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Should the unborn have a right to self-determination?[W:1064]

Bodi

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Oppps... typo .. (F) for Fetus (Z) Zygote (E) embryo :)

I figured... all good. But the point remains. A (Z) is not a ZEF. It is PART of a ZEF.
 

thinkagain

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I figured... all good. But the point remains. A (Z) is not a ZEF. It is PART of a ZEF.

Correct. The poster was claiming that the ZEF was not a zygote. My point was that the Z in ZEF stood for Zygote such that the term at least includes Zygote.
 

Bodi

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Correct. The poster was claiming that the ZEF was not a zygote. My point was that the Z in ZEF stood for Zygote such that the term at least includes Zygote.

Seems pretty obvious and not worth discussing really in the context of the broader scope that note was pointing out, that a ZEF is not a Zygote... but ok. You are correct. The Z stands for Zygote.
 

HangLow

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As I said, I am sure that these events do happen but Etopic pregnancies happen 1 out of 100 times but babies are dying near 99.999 percent. I missed what the numbers are for preeclamsia was. I do have feelings for anybody who suffers. 1 out of 100. No wonder I never saw it, or heard of it until I came here and heard it from you guys.
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weaver2

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As I said, I am sure that these events do happen but Etopic pregnancies happen 1 out of 100 times but babies are dying near 99.999 percent. I missed what the numbers are for preeclamsia was. I do have feelings for anybody who suffers. 1 out of 100. No wonder I never saw it, or heard of it until I came here and heard it from you guys.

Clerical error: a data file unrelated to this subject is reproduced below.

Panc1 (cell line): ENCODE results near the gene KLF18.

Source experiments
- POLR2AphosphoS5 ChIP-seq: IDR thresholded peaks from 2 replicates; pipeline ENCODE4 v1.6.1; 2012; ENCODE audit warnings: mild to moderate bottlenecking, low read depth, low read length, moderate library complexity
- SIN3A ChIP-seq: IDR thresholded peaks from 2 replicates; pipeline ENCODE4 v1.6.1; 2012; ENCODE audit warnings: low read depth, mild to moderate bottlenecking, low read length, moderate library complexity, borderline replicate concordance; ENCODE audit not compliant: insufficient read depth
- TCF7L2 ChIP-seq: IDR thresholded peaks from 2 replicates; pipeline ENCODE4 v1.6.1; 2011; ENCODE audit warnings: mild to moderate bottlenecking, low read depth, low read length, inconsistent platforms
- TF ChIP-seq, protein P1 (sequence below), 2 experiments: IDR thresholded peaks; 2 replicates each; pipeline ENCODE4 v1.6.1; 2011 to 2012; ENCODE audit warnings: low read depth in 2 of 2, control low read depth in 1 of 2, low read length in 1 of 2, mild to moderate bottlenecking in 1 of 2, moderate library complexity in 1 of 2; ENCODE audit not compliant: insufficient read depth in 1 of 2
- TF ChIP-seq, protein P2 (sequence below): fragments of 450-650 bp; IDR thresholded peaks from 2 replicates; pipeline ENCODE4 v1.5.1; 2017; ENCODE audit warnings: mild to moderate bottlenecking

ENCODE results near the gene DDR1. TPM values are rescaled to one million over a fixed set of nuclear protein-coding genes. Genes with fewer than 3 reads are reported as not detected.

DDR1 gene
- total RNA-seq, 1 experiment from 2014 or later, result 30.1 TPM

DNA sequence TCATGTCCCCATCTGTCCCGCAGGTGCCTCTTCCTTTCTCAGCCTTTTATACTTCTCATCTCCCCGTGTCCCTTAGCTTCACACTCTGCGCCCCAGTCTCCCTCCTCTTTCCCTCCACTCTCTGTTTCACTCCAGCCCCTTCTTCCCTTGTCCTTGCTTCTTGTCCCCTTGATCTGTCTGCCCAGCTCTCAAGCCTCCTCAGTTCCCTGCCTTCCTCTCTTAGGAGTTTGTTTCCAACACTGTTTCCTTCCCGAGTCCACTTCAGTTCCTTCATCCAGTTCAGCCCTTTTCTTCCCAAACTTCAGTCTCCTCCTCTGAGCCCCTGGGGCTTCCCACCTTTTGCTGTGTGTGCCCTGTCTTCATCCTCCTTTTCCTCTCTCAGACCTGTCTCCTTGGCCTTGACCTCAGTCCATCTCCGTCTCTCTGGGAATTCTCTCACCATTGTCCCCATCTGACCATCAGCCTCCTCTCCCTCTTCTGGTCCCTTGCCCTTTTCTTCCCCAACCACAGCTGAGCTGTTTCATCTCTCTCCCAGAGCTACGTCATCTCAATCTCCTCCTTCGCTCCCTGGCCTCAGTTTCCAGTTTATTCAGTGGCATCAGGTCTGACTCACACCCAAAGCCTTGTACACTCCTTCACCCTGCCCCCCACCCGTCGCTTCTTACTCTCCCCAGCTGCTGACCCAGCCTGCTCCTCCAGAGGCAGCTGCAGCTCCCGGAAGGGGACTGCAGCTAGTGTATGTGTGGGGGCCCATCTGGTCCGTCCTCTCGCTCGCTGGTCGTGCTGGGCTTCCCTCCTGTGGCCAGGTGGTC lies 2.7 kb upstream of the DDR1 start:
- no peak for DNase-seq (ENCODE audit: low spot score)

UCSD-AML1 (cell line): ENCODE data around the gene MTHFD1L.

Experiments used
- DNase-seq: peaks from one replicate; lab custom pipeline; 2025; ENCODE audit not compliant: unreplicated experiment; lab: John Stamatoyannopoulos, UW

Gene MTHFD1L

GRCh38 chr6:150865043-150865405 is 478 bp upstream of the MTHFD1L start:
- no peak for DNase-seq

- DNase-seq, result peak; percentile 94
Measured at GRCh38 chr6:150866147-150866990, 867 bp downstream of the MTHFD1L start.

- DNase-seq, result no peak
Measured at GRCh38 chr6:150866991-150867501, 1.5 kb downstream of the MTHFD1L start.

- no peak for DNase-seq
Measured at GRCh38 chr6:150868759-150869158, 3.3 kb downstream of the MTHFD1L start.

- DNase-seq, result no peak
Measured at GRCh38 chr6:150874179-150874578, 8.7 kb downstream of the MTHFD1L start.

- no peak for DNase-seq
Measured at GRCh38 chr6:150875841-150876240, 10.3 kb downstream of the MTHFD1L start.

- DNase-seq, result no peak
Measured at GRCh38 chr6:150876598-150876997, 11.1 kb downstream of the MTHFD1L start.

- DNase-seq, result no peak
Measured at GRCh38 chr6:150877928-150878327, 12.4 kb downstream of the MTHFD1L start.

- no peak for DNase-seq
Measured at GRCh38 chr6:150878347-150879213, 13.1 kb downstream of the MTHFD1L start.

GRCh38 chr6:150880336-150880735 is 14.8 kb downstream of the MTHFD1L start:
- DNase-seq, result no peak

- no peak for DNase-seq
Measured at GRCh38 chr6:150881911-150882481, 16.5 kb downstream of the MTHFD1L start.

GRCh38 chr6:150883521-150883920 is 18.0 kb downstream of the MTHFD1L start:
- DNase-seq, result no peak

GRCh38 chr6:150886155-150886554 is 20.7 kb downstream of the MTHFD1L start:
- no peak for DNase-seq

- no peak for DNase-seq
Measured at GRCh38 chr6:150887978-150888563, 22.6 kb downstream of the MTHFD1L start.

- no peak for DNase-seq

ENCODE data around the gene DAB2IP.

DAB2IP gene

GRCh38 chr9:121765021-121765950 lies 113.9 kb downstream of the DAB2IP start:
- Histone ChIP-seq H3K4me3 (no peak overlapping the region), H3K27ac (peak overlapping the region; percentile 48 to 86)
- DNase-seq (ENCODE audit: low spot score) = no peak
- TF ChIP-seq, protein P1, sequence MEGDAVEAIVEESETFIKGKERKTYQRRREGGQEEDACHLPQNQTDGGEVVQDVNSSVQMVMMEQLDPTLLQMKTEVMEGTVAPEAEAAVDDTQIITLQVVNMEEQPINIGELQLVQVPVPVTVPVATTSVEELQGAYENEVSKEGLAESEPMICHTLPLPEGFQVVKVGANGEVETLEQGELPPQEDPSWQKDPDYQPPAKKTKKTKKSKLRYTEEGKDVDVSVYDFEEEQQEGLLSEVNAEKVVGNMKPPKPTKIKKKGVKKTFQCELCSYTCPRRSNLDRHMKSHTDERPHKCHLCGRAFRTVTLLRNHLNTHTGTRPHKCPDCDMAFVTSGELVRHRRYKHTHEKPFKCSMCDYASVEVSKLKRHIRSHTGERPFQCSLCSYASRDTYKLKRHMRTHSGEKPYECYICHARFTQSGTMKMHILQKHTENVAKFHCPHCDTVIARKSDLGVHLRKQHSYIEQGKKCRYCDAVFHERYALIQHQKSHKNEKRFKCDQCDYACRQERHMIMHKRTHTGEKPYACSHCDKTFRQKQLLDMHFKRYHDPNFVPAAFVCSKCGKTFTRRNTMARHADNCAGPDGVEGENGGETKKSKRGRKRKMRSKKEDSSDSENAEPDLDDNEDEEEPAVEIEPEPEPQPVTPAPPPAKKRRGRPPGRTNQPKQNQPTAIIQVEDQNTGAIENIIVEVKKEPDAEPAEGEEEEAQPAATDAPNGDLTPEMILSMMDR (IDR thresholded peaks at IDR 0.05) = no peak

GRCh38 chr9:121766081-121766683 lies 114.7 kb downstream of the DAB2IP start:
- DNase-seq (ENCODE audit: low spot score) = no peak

1out of 100 is actually frequent. So you never heard of a fairly common pregnancy emergency and yet you think you are quite knowledgable enough to decide exactly what women should and shouldn't be allowed todo about an unwanted pregnancy.

Only someone monstrously insensitive would have the gall to tell women that they do not know, whose situation they can never know, what they should and should not be allowed to do about their private reproductive lives.
 

ChrisIsLeft

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I didn't make this thread into a poll, because any well-thought-out answer would be much more nuanced than a yes or no.

Nor did I say, "do the unborn have a right to [x]?" because legality has nothing to do with this issue. It's strictly a philosophical question.

So what is your position and why?
The unborn covers a formed baby and a clump of cells. So the answer is nuanced.
 

weaver2

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Should the unborn have a right to self-determination? It's strictly a philosophical question. So what is your position and why?